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This is WEEKEND EDITION from NPR News. I'm Scott Simon.
Secretary of State Hillary Clinton is in Africa this weekend talking about trade and how the U.S. is trying to manage its competition with China on the continent. Speaking on a Zambian news program, the secretary warned of what she called a new colonialism, as China increasingly invests in Africa. She works to drum up more U.S. investments. Secretary Clinton has paid particular attention on this trip to women and young people.
NPRs Michele Kelemen has this look at the secretary on the road.
MICHELE KELEMEN: Traveling with the secretary can seem like a whirlwind. One day shes planning for a post-war Libya with sheikhs and foreign ministers at an opulent hotel in Abu Dhabi. The next, shes clapping her hands and dancing with African women in Zambia.
(Soundbite of Zambian women singing and clapping)
KELEMEN: Clinton came here to talk about ways to build on the African Growth and Opportunity Act, a bill signed by her husband in 2000. Shed made a point of making sure women get extra training and networking opportunities.
Secretary HILLARY CLINTON (Department of State): So what is the bestseller? What sells it all?
KELEMEN: The secretary was in her element checking out display tables of jewelry, textiles and agricultural products - all made by women.
Sec. CLINTON: Mmm. I love peanut butter. Its excellent.
Unidentified Woman: Yeah.
KELEMEN: Elly Mwale runs a company that produces rice, beans and ground nuts and is hoping to break into the U.S. market. She seemed energized by Clintons visit.
Ms. ELLY MWALE (Business owner): Her message today is very, very good. Because if you look at the cost of doing business in Africa, its so high, regardless of what sector you are in.
KELEMEN: Clinton talked about the need for better infrastructure and she had a tough message for African governments to crack down on corruption. The investment climate has improved dramatically since the trade preferences first went into effect, she said, and could improve more.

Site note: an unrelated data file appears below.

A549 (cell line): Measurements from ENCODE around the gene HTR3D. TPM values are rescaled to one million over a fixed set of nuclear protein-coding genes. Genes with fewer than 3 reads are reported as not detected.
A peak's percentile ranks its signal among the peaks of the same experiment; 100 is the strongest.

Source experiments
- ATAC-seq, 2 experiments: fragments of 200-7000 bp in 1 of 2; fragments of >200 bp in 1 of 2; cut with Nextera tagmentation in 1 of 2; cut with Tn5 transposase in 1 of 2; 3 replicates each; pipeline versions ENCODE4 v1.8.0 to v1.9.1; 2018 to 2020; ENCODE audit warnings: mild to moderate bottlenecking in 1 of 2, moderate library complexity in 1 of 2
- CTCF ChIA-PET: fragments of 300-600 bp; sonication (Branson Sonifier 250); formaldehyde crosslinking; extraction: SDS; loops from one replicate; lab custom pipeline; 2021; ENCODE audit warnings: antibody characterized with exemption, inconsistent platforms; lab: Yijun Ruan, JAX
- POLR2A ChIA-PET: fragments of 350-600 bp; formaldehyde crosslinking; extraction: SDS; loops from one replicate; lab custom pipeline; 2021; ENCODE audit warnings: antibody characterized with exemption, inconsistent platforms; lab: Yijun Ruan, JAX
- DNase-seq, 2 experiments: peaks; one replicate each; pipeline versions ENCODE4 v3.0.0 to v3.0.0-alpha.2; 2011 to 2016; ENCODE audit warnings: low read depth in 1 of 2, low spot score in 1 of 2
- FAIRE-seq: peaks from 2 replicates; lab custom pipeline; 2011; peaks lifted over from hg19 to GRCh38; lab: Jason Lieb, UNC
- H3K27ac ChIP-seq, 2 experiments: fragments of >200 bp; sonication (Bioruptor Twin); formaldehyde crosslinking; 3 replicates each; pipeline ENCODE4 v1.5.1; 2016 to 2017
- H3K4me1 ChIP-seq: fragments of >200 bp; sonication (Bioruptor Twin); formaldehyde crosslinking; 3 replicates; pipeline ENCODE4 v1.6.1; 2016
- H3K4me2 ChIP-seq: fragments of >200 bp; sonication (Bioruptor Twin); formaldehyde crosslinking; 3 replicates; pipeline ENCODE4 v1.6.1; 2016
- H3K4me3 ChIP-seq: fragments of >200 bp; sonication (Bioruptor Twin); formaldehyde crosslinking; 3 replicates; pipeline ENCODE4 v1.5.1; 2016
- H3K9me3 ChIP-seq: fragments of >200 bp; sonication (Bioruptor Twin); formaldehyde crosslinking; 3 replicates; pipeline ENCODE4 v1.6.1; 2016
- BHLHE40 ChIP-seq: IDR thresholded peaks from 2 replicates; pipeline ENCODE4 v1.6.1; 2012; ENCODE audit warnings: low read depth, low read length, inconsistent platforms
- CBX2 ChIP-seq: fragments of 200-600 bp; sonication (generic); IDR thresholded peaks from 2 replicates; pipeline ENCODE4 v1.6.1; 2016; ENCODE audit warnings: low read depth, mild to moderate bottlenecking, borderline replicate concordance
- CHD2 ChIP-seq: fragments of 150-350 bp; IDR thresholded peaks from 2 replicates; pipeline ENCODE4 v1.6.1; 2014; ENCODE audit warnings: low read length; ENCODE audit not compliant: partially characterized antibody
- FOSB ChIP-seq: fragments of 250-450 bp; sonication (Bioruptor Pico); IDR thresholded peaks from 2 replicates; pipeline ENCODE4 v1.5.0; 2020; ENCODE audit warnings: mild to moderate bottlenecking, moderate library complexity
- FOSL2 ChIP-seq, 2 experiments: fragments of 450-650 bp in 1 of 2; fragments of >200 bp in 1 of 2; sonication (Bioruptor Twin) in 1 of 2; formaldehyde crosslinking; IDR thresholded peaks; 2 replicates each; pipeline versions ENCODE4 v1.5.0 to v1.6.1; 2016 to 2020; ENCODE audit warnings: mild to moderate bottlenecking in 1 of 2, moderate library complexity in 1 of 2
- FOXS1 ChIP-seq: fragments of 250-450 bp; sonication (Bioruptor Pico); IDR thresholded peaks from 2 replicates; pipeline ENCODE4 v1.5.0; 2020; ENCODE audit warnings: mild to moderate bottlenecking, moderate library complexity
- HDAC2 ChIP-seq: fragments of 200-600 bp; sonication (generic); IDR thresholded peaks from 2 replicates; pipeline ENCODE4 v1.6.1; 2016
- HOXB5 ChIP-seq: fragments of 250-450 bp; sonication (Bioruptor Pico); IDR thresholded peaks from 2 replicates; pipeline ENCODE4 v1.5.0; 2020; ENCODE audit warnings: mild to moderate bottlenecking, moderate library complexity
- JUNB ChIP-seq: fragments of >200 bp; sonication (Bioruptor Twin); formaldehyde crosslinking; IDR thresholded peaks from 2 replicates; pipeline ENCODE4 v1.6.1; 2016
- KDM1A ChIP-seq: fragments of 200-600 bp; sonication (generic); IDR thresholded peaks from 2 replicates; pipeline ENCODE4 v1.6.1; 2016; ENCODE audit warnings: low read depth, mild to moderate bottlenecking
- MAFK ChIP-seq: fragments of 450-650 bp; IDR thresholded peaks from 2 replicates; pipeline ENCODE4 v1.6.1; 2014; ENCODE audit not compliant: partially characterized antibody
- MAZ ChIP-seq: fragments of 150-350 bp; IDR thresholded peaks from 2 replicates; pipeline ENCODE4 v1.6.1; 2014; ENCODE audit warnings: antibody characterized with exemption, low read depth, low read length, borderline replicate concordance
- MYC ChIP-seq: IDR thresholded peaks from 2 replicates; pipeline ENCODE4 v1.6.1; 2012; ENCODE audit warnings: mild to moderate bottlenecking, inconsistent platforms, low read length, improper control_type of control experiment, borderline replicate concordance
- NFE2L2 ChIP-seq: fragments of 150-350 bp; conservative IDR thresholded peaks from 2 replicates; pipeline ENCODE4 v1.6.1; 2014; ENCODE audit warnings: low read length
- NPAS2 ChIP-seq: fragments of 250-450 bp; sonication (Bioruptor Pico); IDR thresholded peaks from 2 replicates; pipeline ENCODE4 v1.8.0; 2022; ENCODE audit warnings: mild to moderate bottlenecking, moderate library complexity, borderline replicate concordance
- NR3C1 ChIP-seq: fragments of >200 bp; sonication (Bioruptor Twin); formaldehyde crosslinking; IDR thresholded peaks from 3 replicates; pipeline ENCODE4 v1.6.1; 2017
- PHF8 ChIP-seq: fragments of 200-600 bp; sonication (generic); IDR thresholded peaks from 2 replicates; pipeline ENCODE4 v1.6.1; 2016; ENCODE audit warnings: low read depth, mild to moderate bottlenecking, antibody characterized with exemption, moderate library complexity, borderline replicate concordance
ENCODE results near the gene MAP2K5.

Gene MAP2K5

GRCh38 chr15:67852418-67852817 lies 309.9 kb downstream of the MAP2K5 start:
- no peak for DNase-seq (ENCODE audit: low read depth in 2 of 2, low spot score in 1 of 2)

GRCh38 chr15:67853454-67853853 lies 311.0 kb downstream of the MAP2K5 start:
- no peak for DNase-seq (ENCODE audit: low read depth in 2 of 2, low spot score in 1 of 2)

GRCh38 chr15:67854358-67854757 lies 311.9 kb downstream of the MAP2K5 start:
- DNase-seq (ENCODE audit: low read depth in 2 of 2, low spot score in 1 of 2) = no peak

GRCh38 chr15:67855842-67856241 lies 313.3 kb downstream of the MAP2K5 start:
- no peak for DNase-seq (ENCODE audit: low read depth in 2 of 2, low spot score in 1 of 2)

Sec. CLINTON: In the past decade, Africas exports to the United States have quadrupled from $1 to $4 billion, and that does not count oil.
KELEMEN: Oil is still dominating trade with Africa. Clinton is hoping that will change as more countries take advantage of AGOA - the African Growth and Opportunity Act.
Sec. CLINTON: Not all countries have yet made the most of AGOA. African countries still export only a handful of the 6,500 products that are eligible for duty-free shipping. And the most common export is still a barrel of oil. So we do have the potential to do more, and the question is will we? Will we on both sides?
KELEMEN: China already is making big inroads on the continent running copper mines in Zambia and buying up natural resources to feed a growing demand at home. Zambias president Rupiah Bwezani Banda says his country is open for business. Hes tried to carefully balance U.S. and Chinese interests.
President RUPIAH BWEZANI BANDA (Zambia): During the recent financial crisis in then world, we were fortunate at the time that the Chinese were still able to continue their appetite for what we were producing here in copper. And I think that the whole world benefited from that and we were able to emerge from the financial crisis in the world sooner than later.
KELEMEN: Secretary Clinton pointed out that when China invests it doesnt always use the talents of the African people, and she raised concerns about a lack of transparency. U.S. officials feel they have a better model, if, that is, they can encourage U.S. companies to invest. And while Clinton likes to talk about development even as U.S. aid budgets shrink she tried to quash rumors that she might be looking out for a top development job, running the World Bank in Washington.
Sec. CLINTON: I have had no discussions with anyone. I have evidenced no interest to anyone. I do not have any interest and am not pursuing that position.
KELEMEN: She says she's still committed to her service as secretary of state, and seems to be enjoying it as well.
Michele Kelemen, NPR News, Lusaka, Zambia. Transcript provided by NPR, Copyright NPR.